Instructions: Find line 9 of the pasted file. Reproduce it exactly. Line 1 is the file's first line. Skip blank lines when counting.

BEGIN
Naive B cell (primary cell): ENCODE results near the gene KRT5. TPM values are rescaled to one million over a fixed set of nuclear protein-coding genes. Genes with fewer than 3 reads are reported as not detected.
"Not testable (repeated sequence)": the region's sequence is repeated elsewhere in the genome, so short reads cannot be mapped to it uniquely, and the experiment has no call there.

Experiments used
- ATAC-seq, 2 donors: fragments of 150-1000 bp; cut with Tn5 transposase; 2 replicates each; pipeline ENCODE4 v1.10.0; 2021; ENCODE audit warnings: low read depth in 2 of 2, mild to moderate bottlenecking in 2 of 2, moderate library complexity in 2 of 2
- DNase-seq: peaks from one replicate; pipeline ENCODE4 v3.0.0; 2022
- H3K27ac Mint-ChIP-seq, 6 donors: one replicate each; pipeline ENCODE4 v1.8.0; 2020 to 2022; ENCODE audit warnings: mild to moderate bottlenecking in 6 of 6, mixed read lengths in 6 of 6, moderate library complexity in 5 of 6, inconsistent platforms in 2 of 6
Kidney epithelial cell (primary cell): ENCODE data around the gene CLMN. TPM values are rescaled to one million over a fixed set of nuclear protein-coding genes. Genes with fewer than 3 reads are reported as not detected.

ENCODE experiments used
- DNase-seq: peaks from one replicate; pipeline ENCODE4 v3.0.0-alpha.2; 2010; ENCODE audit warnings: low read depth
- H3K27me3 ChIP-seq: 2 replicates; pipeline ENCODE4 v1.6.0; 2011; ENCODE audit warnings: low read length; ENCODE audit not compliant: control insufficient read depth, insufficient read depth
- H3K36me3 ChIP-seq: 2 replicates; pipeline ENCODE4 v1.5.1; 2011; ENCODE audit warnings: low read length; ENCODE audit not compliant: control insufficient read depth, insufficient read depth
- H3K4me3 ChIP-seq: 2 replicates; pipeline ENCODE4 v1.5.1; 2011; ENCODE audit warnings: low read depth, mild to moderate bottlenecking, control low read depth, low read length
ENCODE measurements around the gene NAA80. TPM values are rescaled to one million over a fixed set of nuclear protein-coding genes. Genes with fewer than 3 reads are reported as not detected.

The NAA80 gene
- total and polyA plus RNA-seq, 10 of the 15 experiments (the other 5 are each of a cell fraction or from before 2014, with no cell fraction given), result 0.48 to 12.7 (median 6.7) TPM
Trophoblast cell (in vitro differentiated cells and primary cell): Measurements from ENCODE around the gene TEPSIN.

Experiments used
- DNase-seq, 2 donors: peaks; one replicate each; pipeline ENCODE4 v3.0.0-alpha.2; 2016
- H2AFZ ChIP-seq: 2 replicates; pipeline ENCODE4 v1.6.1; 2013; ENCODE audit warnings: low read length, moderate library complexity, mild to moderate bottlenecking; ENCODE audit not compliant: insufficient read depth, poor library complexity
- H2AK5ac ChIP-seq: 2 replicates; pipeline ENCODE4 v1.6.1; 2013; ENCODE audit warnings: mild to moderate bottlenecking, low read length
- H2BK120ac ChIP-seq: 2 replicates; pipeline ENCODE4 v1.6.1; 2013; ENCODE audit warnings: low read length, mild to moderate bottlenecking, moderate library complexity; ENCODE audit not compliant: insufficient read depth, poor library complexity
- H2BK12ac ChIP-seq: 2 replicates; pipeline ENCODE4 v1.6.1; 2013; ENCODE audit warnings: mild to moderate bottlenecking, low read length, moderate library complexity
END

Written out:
- DNase-seq: peaks from one replicate; pipeline ENCODE4 v3.0.0-alpha.2; 2010; ENCODE audit warnings: low read depth